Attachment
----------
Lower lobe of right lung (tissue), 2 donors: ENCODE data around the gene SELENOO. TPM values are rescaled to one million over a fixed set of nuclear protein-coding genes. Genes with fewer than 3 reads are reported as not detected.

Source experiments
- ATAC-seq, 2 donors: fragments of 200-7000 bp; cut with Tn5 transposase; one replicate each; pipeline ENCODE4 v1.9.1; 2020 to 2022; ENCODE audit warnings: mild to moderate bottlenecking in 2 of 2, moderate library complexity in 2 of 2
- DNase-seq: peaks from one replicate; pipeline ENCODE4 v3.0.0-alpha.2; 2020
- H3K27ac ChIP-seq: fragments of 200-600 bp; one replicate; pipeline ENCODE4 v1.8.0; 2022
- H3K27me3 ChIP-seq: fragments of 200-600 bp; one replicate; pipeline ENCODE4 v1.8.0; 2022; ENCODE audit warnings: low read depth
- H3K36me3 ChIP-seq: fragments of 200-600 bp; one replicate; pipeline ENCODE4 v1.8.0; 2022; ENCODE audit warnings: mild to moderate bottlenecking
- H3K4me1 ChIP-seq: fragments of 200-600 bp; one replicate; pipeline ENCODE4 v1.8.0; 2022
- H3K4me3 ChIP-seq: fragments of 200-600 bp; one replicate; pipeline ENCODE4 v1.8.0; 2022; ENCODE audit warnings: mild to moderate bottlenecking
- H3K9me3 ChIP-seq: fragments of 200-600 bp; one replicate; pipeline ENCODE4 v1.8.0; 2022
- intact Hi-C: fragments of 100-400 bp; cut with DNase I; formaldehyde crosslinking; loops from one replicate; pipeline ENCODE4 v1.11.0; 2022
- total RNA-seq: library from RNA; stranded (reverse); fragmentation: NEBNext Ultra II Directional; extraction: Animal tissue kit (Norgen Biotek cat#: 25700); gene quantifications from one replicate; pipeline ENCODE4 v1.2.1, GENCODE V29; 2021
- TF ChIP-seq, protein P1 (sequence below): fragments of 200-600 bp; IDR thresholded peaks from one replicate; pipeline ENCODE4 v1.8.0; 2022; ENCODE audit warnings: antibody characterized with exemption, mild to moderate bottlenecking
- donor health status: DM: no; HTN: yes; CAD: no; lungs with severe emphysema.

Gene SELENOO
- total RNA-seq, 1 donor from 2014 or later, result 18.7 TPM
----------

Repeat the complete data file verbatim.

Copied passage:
Lower lobe of right lung (tissue), 2 donors: ENCODE data around the gene SELENOO. TPM values are rescaled to one million over a fixed set of nuclear protein-coding genes. Genes with fewer than 3 reads are reported as not detected.

Source experiments
- ATAC-seq, 2 donors: fragments of 200-7000 bp; cut with Tn5 transposase; one replicate each; pipeline ENCODE4 v1.9.1; 2020 to 2022; ENCODE audit warnings: mild to moderate bottlenecking in 2 of 2, moderate library complexity in 2 of 2
- DNase-seq: peaks from one replicate; pipeline ENCODE4 v3.0.0-alpha.2; 2020
- H3K27ac ChIP-seq: fragments of 200-600 bp; one replicate; pipeline ENCODE4 v1.8.0; 2022
- H3K27me3 ChIP-seq: fragments of 200-600 bp; one replicate; pipeline ENCODE4 v1.8.0; 2022; ENCODE audit warnings: low read depth
- H3K36me3 ChIP-seq: fragments of 200-600 bp; one replicate; pipeline ENCODE4 v1.8.0; 2022; ENCODE audit warnings: mild to moderate bottlenecking
- H3K4me1 ChIP-seq: fragments of 200-600 bp; one replicate; pipeline ENCODE4 v1.8.0; 2022
- H3K4me3 ChIP-seq: fragments of 200-600 bp; one replicate; pipeline ENCODE4 v1.8.0; 2022; ENCODE audit warnings: mild to moderate bottlenecking
- H3K9me3 ChIP-seq: fragments of 200-600 bp; one replicate; pipeline ENCODE4 v1.8.0; 2022
- intact Hi-C: fragments of 100-400 bp; cut with DNase I; formaldehyde crosslinking; loops from one replicate; pipeline ENCODE4 v1.11.0; 2022
- total RNA-seq: library from RNA; stranded (reverse); fragmentation: NEBNext Ultra II Directional; extraction: Animal tissue kit (Norgen Biotek cat#: 25700); gene quantifications from one replicate; pipeline ENCODE4 v1.2.1, GENCODE V29; 2021
- TF ChIP-seq, protein P1 (sequence below): fragments of 200-600 bp; IDR thresholded peaks from one replicate; pipeline ENCODE4 v1.8.0; 2022; ENCODE audit warnings: antibody characterized with exemption, mild to moderate bottlenecking
- donor health status: DM: no; HTN: yes; CAD: no; lungs with severe emphysema.

Gene SELENOO
- total RNA-seq, 1 donor from 2014 or later, result 18.7 TPM